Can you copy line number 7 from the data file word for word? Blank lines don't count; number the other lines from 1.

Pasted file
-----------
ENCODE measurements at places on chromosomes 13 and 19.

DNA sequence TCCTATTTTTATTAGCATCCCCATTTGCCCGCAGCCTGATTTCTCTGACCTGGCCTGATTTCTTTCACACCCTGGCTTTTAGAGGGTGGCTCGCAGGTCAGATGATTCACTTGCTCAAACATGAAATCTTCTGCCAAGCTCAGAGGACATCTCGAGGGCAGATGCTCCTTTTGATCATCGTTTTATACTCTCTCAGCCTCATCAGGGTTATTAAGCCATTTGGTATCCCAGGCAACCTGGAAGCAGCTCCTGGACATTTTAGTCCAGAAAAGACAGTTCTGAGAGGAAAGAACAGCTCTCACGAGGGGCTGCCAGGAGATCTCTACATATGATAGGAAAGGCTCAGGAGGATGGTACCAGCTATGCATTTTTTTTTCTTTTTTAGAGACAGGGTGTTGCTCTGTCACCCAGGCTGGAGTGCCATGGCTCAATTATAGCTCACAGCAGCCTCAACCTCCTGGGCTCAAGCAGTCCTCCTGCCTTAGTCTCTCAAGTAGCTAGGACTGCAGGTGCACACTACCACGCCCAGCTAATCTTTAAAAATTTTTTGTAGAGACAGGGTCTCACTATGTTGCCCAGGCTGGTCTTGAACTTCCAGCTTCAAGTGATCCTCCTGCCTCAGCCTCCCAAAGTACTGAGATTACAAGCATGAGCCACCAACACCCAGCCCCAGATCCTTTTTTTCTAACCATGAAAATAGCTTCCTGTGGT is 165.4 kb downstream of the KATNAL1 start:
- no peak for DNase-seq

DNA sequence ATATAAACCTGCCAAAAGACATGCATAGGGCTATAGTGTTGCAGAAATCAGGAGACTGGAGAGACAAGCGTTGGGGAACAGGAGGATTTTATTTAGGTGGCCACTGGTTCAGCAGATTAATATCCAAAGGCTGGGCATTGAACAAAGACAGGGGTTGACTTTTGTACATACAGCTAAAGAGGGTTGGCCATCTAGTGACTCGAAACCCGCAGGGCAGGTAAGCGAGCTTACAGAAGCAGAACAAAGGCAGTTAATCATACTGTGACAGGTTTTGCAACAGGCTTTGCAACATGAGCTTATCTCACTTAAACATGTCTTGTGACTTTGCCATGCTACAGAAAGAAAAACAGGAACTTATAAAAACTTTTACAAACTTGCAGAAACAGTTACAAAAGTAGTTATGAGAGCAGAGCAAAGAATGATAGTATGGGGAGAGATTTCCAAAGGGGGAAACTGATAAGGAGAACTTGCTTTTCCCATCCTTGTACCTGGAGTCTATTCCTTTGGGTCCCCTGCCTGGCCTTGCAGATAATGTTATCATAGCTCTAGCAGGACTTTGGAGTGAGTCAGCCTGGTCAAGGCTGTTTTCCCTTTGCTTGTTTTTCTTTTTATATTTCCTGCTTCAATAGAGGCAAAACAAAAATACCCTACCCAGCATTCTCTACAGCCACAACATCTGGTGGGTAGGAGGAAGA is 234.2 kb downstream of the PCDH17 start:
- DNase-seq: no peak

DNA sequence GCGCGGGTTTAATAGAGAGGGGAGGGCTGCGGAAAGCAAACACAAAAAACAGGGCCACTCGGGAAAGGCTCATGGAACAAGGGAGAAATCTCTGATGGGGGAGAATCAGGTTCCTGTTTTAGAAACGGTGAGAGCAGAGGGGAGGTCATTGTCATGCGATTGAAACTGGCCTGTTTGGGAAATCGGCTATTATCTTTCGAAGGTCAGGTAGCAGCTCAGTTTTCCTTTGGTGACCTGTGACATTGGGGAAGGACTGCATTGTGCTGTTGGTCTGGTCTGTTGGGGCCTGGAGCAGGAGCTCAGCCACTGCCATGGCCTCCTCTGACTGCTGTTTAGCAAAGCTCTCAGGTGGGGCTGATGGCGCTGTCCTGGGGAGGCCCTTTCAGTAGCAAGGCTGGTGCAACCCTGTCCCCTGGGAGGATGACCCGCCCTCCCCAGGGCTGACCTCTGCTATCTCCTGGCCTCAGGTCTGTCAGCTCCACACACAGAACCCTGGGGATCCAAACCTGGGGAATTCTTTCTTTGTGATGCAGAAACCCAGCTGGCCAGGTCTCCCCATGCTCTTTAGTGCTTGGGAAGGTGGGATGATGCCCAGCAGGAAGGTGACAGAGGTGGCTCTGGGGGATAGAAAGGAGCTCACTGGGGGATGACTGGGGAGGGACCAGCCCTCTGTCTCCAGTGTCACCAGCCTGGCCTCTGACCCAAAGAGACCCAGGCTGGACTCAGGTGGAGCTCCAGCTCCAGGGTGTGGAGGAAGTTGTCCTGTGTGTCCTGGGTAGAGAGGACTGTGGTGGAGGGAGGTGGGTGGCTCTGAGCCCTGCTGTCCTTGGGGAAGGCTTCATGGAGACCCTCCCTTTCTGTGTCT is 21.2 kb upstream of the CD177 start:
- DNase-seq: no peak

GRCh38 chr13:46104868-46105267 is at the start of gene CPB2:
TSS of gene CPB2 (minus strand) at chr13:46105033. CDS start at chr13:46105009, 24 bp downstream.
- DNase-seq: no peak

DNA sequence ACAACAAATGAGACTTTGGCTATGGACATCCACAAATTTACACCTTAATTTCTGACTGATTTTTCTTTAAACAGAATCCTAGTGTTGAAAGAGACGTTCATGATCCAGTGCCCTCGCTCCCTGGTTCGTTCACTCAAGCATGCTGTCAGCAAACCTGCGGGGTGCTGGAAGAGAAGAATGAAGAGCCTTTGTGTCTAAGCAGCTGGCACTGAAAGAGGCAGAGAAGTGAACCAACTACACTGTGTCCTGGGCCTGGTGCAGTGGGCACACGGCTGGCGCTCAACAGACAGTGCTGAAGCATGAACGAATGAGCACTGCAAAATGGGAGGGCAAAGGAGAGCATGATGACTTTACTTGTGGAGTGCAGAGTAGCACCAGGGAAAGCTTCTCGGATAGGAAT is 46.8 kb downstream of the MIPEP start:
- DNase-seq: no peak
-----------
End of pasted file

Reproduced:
- DNase-seq: no peak